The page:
Favourite place to go out?

I love Plush, which is Oxford’s LGBTQ+ club. They support the 'Good Night Out' campaign, and have a zero-tolerance policy for harassment or queerphobic behaviour. I almost always feel safe when I’m at Plush.

What do you do in the holidays?

I'm a seasonal worker at a local family fun park, I work as a server at a Chinese takeaway, and I teach English to Chinese children. I also like to see my friends from home, meet up with friends from university if possible (but this is hard because of distance), and try to get some academic work done! The more of the reading list you get read in the holiday, the easier things are for you!

What are tutorials like?

Sometimes they can feel a bit like you’re being tested. But the best ones feel like a one-to-one (or maybe two-to-one) conversation with one of the most beautiful and brilliant academics in your field of study.

What is wearing sub fusc like?

Wearing sub fusc is a bit like putting on battle armour. I feel ready for exams once it’s on.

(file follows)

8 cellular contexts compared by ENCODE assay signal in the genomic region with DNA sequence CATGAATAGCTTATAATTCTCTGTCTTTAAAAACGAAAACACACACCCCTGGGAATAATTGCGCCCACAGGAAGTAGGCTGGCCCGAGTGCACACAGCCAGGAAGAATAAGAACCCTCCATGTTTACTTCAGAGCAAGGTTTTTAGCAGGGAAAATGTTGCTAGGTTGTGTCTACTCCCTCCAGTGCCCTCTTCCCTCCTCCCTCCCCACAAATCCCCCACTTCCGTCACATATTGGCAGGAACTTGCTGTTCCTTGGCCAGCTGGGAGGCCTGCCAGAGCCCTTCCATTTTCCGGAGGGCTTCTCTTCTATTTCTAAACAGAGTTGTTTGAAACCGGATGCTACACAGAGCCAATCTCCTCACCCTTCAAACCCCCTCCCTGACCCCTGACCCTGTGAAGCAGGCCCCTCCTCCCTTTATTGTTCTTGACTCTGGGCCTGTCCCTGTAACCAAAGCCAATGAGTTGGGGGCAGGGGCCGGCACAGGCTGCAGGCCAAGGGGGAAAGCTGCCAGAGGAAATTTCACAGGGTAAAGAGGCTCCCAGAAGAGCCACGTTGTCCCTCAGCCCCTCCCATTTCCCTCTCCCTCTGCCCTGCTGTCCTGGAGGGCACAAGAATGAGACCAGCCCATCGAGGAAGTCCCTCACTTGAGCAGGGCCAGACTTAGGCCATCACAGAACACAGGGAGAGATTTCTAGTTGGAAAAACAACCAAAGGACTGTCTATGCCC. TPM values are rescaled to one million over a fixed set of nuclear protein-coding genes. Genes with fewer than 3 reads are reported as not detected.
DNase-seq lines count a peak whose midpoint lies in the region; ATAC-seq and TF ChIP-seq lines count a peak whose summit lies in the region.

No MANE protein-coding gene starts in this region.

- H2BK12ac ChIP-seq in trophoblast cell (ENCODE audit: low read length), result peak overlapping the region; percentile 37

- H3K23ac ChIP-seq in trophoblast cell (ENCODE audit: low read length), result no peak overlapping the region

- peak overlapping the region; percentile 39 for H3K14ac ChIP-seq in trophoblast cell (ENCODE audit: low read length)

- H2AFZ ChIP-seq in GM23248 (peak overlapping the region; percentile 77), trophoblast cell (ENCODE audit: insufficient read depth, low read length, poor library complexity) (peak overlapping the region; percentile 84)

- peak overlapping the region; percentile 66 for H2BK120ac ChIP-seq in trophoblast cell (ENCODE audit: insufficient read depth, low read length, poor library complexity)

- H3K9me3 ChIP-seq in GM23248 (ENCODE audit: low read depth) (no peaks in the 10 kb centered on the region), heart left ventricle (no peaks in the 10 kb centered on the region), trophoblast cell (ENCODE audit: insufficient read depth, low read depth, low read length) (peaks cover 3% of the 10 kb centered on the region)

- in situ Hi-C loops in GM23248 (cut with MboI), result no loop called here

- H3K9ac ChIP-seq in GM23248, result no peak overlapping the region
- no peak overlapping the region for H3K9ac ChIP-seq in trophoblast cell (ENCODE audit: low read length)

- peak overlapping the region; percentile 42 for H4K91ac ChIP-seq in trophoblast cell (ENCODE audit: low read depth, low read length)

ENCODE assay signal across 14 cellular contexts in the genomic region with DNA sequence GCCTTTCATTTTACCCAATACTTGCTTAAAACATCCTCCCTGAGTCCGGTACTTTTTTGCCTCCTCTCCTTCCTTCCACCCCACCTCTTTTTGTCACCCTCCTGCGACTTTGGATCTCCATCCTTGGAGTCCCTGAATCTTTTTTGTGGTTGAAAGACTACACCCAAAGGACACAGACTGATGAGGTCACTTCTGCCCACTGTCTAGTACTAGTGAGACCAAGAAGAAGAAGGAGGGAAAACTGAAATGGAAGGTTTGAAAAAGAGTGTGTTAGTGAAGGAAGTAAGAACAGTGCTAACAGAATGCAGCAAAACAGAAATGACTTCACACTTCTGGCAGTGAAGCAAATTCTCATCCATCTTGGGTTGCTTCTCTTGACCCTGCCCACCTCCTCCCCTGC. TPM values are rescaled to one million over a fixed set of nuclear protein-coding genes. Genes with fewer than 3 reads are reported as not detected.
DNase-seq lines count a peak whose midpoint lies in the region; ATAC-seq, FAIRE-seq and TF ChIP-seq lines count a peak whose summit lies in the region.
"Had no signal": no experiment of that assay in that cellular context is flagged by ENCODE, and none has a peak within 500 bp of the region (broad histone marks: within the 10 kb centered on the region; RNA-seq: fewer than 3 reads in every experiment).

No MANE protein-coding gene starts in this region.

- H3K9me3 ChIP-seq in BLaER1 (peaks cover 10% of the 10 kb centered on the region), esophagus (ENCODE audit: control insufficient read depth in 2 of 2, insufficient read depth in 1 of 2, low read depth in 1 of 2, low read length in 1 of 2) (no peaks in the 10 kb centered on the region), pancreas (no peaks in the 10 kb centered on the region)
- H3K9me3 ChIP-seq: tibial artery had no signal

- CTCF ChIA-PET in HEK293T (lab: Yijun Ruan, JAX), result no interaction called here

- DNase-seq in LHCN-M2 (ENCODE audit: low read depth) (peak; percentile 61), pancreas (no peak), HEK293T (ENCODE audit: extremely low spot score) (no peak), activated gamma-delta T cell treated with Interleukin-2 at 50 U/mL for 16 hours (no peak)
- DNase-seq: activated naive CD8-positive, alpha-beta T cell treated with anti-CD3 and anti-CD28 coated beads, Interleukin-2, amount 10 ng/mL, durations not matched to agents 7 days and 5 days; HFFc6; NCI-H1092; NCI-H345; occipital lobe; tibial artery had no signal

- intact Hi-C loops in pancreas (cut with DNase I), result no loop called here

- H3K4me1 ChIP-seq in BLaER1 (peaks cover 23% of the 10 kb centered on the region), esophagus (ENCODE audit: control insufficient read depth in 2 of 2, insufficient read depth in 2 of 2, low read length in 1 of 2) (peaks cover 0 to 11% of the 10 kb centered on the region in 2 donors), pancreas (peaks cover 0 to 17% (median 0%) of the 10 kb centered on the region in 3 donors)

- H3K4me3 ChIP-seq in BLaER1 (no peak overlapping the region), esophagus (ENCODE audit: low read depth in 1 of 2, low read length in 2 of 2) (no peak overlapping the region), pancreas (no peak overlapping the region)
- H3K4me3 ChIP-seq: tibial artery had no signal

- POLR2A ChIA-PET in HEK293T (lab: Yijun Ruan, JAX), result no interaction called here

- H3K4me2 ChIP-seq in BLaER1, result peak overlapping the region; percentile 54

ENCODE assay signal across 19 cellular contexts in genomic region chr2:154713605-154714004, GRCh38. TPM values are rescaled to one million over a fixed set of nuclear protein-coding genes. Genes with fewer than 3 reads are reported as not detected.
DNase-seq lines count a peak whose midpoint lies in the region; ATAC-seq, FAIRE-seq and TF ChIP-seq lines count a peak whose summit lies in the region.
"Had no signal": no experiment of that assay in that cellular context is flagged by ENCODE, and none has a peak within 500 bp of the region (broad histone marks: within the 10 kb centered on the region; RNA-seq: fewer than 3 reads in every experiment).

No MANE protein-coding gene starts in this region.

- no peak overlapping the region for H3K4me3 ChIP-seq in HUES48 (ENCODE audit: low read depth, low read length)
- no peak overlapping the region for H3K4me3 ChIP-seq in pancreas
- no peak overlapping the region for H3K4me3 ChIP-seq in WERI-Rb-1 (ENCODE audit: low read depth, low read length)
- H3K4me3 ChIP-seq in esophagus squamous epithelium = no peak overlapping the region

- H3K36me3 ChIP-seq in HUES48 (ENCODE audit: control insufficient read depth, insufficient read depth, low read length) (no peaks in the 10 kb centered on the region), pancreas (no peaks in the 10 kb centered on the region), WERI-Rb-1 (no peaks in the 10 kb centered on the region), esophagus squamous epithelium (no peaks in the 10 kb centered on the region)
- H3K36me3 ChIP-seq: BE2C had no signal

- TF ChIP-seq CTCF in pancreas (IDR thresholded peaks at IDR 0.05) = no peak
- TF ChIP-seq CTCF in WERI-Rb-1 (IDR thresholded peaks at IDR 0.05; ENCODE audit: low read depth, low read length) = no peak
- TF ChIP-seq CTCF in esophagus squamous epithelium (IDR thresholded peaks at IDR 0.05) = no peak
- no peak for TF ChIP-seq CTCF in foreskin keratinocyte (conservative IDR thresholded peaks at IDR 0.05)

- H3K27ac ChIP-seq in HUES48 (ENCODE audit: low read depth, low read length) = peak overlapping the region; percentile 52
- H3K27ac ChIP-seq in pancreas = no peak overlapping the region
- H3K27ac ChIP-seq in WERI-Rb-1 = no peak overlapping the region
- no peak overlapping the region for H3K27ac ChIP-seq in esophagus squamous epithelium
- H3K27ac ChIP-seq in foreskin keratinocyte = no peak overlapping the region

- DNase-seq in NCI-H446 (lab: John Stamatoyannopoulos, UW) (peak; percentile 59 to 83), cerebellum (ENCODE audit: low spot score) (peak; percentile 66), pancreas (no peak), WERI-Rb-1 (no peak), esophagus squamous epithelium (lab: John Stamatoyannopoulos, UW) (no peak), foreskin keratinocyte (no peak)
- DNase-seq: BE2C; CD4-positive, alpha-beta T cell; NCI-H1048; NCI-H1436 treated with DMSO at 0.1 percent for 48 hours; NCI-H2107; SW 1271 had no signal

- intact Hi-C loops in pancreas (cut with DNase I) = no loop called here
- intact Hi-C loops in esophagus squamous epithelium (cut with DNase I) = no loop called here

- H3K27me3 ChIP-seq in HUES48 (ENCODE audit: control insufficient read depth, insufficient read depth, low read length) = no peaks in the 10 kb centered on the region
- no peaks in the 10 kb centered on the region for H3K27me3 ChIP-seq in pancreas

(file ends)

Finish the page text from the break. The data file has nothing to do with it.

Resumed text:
The benefits of studying English at Merton
  • Merton’s libraries are well-stocked for English. Our special collections include one of the best collections of TS Eliot material in the world.
  • The English Faculty is around 10 minutes' walk from the main college site. Merton accommodation in Holywell Street is even closer (and our Manor Road houses are directly opposite).
  • Merton’s student-run English Society holds a variety of events, social activities and talks throughout the year, which are ever popular.
  • We also have a college Poetry Society, newspaper, speaker society (the Bodley Club), and politics/current affairs/debating society (the Neave Society).
  • Merton English alumni include the former Director General of the BBC, Mark Thompson, and Mark Haddon, author of The Curious Incident of the Dog in the Night-Time. Recent graduates have gone on to a wide variety of careers, including law, teaching, journalism, postgraduate study, and television script-writing.
Video: English Language and Literature at Oxford University
Course information
Key facts
Average intake at Merton:

Seven single honours, and two or three in Joint Schools.

Test:

Candidates must take the English Literature Admissions Test (ELAT).

Written work:

A marked essay of A2-Level or equivalent. Joint schools may require additional written work.

Specific subjects:

English Literature or English Language & Literature is essential. For joint schools, certain other subjects are essential and/or recommended.

Deferred entry:

Applications for deferred entry will be considered on their merits.